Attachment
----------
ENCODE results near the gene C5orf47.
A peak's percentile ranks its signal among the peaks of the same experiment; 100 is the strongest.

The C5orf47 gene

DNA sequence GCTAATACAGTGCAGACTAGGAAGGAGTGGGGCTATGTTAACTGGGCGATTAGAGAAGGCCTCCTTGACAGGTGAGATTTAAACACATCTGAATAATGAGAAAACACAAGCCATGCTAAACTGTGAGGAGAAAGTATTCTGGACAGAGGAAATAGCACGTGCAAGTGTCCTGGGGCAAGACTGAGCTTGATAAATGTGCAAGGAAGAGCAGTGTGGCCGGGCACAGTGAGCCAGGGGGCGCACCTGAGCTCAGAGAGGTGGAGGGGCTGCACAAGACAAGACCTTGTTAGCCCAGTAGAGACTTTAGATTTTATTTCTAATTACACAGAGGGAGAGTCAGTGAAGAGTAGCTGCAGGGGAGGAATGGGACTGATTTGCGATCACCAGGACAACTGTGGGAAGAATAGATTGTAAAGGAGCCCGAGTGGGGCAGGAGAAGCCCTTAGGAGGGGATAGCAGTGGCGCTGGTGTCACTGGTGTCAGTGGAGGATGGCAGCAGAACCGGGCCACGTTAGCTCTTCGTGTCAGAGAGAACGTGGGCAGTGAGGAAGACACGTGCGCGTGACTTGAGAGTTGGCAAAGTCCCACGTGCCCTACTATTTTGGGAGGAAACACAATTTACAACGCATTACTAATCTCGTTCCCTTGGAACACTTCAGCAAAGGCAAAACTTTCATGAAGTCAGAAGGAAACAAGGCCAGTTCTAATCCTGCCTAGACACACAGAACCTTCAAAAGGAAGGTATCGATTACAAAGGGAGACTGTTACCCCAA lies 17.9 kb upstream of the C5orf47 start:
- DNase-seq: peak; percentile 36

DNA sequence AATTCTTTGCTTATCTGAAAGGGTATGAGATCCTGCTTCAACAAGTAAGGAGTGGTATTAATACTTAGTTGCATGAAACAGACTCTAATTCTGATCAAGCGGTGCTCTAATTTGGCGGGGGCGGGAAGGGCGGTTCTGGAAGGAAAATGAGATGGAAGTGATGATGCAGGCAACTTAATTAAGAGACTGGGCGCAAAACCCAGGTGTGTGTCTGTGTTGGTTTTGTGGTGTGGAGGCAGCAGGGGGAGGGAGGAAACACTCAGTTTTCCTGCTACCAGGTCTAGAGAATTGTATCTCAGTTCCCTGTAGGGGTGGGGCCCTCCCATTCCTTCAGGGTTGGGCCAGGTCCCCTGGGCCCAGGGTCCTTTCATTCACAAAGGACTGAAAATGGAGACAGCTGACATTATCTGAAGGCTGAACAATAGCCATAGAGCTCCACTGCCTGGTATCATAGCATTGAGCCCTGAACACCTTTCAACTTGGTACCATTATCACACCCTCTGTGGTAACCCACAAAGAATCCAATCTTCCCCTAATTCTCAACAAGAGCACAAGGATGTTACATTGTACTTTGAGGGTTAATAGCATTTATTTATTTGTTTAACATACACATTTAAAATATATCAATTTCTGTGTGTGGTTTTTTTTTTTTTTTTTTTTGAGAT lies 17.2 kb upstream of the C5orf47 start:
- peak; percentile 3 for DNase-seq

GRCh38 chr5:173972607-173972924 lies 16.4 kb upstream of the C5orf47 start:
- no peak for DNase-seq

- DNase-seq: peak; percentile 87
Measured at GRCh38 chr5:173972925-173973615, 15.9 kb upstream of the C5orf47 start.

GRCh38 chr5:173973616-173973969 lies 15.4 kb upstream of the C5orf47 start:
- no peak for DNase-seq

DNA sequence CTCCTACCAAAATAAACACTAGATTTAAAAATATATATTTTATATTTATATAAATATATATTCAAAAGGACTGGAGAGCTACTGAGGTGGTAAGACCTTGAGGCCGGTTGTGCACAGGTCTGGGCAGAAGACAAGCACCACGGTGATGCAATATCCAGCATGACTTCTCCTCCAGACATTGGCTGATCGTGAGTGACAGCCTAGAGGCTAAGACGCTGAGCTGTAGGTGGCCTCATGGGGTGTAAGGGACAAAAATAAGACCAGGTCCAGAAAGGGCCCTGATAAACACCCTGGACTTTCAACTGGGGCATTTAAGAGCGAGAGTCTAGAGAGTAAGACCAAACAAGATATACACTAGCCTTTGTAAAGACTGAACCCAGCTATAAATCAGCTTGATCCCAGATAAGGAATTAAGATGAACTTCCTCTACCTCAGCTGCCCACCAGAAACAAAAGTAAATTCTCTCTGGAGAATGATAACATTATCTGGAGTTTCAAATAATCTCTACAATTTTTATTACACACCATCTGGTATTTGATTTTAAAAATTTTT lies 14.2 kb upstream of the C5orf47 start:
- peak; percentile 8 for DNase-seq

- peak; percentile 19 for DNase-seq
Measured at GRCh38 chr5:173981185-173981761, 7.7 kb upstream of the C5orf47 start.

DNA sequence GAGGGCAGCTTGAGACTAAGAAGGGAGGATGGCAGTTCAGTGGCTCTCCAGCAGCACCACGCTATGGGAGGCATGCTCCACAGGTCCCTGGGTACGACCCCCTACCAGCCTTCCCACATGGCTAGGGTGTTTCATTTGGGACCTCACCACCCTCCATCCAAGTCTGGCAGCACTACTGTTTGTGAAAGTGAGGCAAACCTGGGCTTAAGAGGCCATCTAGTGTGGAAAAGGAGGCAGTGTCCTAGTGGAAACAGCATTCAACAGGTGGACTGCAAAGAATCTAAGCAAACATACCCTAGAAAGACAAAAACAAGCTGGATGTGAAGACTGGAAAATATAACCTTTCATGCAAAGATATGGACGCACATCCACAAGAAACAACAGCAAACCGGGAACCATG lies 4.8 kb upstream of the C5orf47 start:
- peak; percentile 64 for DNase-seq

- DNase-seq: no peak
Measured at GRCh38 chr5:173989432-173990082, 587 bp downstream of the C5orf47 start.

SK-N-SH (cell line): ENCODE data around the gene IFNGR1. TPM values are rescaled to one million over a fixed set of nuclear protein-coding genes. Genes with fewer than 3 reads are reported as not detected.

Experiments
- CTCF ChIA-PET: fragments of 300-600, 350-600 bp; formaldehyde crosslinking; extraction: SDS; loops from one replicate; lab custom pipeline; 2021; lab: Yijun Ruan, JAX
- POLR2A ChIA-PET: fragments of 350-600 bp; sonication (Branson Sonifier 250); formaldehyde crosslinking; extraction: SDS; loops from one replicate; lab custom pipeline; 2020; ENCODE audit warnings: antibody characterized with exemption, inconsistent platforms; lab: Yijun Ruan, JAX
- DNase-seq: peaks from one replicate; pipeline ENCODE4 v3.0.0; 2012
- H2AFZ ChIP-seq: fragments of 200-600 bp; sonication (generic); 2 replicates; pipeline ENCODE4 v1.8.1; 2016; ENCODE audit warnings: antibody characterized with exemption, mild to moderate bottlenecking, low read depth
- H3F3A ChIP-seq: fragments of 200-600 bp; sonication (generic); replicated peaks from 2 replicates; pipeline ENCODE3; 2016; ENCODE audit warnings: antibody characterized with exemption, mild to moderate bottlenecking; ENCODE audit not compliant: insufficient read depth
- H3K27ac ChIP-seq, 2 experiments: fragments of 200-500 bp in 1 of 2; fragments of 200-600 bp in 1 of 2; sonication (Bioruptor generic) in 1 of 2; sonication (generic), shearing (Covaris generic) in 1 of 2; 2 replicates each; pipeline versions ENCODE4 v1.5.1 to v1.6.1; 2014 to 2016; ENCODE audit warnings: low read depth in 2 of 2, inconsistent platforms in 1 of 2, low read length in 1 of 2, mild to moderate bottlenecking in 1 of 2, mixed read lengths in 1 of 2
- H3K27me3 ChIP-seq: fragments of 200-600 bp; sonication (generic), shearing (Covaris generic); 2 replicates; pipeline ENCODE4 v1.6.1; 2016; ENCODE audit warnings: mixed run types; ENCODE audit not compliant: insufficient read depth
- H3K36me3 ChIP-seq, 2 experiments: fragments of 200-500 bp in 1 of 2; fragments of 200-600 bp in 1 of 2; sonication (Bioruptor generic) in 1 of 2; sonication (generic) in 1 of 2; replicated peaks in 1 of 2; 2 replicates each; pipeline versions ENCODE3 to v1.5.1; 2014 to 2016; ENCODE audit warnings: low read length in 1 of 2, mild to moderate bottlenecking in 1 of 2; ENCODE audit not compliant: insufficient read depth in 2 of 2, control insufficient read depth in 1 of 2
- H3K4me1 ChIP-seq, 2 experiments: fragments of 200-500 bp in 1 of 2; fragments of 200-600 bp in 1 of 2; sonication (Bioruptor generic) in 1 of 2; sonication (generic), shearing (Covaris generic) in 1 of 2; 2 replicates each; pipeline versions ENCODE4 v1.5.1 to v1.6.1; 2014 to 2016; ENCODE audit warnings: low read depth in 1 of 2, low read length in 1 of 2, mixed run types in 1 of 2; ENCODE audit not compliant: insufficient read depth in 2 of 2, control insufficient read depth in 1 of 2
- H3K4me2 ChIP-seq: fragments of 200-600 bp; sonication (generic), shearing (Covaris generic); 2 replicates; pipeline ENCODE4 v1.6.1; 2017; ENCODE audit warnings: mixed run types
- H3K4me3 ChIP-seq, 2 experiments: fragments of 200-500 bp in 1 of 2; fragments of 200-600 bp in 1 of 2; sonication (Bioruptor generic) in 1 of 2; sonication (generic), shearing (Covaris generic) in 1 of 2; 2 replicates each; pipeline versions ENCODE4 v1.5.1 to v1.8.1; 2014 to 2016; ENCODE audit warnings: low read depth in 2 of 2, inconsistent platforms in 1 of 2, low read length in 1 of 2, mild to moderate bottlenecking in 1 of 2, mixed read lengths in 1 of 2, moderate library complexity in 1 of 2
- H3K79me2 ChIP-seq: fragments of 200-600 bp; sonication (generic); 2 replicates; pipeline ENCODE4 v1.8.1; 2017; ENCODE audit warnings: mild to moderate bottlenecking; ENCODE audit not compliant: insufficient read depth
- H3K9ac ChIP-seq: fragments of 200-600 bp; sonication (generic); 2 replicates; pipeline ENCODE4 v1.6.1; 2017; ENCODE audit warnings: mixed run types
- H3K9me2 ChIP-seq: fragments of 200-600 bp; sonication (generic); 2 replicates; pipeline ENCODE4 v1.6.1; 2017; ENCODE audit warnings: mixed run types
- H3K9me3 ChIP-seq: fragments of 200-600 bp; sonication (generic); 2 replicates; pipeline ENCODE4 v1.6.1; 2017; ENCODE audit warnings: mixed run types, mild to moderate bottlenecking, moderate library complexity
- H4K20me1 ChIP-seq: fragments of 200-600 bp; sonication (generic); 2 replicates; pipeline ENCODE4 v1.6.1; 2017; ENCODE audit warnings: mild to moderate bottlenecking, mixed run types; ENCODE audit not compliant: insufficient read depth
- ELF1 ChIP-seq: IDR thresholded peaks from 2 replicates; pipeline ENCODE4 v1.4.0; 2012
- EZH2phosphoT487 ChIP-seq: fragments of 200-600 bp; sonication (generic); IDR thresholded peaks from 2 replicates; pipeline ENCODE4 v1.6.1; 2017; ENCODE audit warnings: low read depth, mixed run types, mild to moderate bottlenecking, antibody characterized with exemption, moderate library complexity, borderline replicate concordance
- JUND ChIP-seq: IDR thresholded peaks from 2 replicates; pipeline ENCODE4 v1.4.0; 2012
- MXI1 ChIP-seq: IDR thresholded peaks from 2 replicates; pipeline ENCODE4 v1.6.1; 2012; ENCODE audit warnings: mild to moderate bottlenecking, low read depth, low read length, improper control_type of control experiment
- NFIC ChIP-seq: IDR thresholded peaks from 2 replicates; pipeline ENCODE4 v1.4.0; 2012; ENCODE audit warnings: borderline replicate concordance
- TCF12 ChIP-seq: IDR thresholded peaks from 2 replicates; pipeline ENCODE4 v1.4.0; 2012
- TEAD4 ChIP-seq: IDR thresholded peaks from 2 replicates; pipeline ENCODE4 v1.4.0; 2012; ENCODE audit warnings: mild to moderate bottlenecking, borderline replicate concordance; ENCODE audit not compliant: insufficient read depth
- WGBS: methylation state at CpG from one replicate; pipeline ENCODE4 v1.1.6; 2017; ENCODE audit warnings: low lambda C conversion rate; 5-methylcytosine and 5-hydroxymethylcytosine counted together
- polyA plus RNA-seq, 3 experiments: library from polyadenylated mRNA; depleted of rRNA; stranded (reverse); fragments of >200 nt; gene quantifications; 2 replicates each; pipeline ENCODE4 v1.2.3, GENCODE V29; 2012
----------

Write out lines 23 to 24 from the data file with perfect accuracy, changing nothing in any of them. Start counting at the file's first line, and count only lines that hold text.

Experiments
- CTCF ChIA-PET: fragments of 300-600, 350-600 bp; formaldehyde crosslinking; extraction: SDS; loops from one replicate; lab custom pipeline; 2021; lab: Yijun Ruan, JAX